In Figure 6.9 all outputs less than the equilibrium output *Y*_{2}, are too low to satisfy planned aggregate expenditure. The AE line is above the 45° line along which expenditure and output are equal. Conversely, if real GDP is greater than *Y*_{2} aggregate expenditure is not high enough to buy all current output produced. Businesses have unwanted and *unplanned increases in inventories* of unsold goods.

We can also find equilibrium output using the consumption function (Equation 6.2), the investment function (Equation 6.4), the export function (Equation 6.5), the import function (Equation 6.6), and the equilibrium condition Y =AE. We have:

\(\text{AE} = C + I + X - IM\)

\(C = C_0 + CY\)

\(I = I_0\)

\(X = X_0\)

\(IM = IM_0 + mY\)

Using the equilibrium condition *Y* = AE and solving for *Y* gives:

\(\begin{align*} Y &= C + I + X - IM \\

Y &= C_0 + cY + I_0 + X_0 - IM_0 - mY \\

Y - cY + mY &= C_0 + I_0 + X_0 - IM_0 \\

Y(1- c + m) &= C_0 + I_0 + X_0 - IM_0 \end{align*}\)

This gives:

\[Y_e = \displaystyle\frac {(C_0 + I_0 + X_0 - IM_0)}{(1 - c + m)} = \displaystyle\frac {A_0}{1 - c + m}\]

This is the equilibrium output *Y*_{2} we found using the diagram in Figure 6.9. From the numerical example in Table 6.2 we have:

\(\begin{align*} C &= 20 + 0.8Y \\

I &= 20 \\

X &= 50 \\

IM &= 10 + 0.2Y \\

AE &= 20 + 0.8Y + 20 + 50 - 10 - 0.2Y \\

AE &= 80 + 0.6Y \end{align*}\)

Using the equilibrium condition Y =AE and solving for Y gives:

\(\begin{align*} Y &= 80 + 0.6Y \\

Y &= 0.6Y = 80 \\

Y &= \displaystyle\frac {80}{(1 - 0.6} \\

Y_2 &= 200 \end{align*}\)

When we look back at Table 6.2 we do see that aggregate expenditure and income are equal when income is 200. You can construct a diagram like Figure 6.9 using the numerical values for aggregate expenditure in Table 6.2 and a 45° line to show equilibrium *Y*_{e} = 200.

## Adjustment Towards Equilibrium

*Unplanned changes in business inventories* cause adjustments in output that move the economy to equilibrium output. Suppose in Figure 6.9 the economy begins with an output *Y*_{1}, below equilibrium output *Y _{e}*. Aggregate expenditure is greater than output

*Y*

_{1}. If firms have inventories from previous production, they can sell more than they have produced by running down inventories for a while. Note that this fall in inventories is unplanned. Planned changes in inventories are already included in planned investment and aggregate expenditure.

If firms cannot meet planned aggregate expenditure by unplanned inventory reductions, they must turn away customers. Either response—unplanned inventory reductions or turning away customers— is a signal to firms that aggregate expenditure is greater than current output, markets are strong, and output and sales can be increased profitably. Hence, at *any* output below *Y _{e}*, aggregate expenditure exceeds output and firms get signals from unwanted inventory reductions to raise output.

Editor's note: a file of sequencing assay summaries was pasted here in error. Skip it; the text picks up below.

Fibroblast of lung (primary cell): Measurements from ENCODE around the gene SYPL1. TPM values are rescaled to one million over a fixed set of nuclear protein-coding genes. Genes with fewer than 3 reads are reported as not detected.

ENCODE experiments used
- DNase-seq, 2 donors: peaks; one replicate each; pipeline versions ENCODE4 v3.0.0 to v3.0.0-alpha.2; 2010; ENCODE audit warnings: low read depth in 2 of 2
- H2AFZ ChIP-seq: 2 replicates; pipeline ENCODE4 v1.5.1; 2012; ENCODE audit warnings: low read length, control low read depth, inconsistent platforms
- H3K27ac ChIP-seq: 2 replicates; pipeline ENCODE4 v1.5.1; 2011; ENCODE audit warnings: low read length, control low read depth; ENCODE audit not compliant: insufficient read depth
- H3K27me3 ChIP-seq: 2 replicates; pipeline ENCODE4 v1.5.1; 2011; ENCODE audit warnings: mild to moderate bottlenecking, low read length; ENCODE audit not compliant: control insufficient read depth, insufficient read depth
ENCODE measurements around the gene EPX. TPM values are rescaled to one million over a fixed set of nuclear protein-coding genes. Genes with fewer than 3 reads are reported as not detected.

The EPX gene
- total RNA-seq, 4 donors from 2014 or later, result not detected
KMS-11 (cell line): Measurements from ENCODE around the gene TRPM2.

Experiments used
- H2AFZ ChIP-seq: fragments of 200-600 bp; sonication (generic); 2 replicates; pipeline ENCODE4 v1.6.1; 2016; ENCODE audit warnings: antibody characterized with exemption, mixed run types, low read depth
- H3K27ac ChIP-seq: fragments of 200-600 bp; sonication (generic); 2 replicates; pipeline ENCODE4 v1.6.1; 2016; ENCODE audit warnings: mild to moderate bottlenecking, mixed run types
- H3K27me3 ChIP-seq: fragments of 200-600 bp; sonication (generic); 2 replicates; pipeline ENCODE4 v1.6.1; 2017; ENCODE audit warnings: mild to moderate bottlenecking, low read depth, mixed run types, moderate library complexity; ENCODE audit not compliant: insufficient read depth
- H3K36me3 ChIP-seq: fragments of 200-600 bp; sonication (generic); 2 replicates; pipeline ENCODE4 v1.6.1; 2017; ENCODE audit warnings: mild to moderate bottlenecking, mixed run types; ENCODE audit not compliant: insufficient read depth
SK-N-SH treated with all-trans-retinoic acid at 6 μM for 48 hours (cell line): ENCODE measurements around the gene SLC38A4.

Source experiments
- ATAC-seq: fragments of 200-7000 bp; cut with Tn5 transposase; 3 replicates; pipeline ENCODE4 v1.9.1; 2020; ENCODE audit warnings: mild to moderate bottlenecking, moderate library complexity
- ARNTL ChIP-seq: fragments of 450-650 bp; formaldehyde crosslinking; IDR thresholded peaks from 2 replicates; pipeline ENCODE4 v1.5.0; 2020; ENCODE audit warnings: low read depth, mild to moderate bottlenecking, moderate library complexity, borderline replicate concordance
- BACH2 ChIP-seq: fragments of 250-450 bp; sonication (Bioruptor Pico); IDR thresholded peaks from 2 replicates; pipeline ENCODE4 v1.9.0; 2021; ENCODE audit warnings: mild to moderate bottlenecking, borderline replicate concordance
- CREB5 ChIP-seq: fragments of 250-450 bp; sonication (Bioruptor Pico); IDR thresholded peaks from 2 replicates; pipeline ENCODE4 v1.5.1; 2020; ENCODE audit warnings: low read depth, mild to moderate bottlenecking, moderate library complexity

Conversely, if output is initially above the equilibrium level, Figure 6.9 shows that output will exceed aggregate expenditure. Producers cannot sell all their current output. *Unplanned and unwanted additions to inventories *result, and firms respond by cutting output. In recent years, North American auto producers found demand for their cars and trucks was less than they expected. Inventories of new cars and trucks built up on factory and dealer lots. Producers responded by lowering production to try to reduce excess inventory. In general terms, when the economy is producing more than current aggregate expenditure, unwanted inventories build up and output is cut back.

Hence, when output is below the equilibrium level, firms raise output. When output is above the equilibrium level, firms reduce output. At the equilibrium output *Y _{e}*, firms sell their current output and there are no unplanned changes to their inventories. Firms have no incentive to change output.

## Equilibrium Output and Employment

In the examples of short-run equilibrium we have discussed, output is at *Y _{e}* with output equal to planned expenditure. Firms sell all they produce, and households and firms buy all they plan to buy. But it is important to note that nothing guarantees that equilibrium output

*Y*is the level of potential output

_{e}*Y*. When wages and prices are fixed, the economy can end up at a short-run equilibrium below potential output with no forces present to move output to potential output. Furthermore, we know that, when output is below potential output, employment is less than full and the unemployment rate

_{p}*u*is higher than the natural rate

*u*. The economy is in recession and

_{n}*by our current assumptions*neither price flexibility nor government policy action can affect these conditions.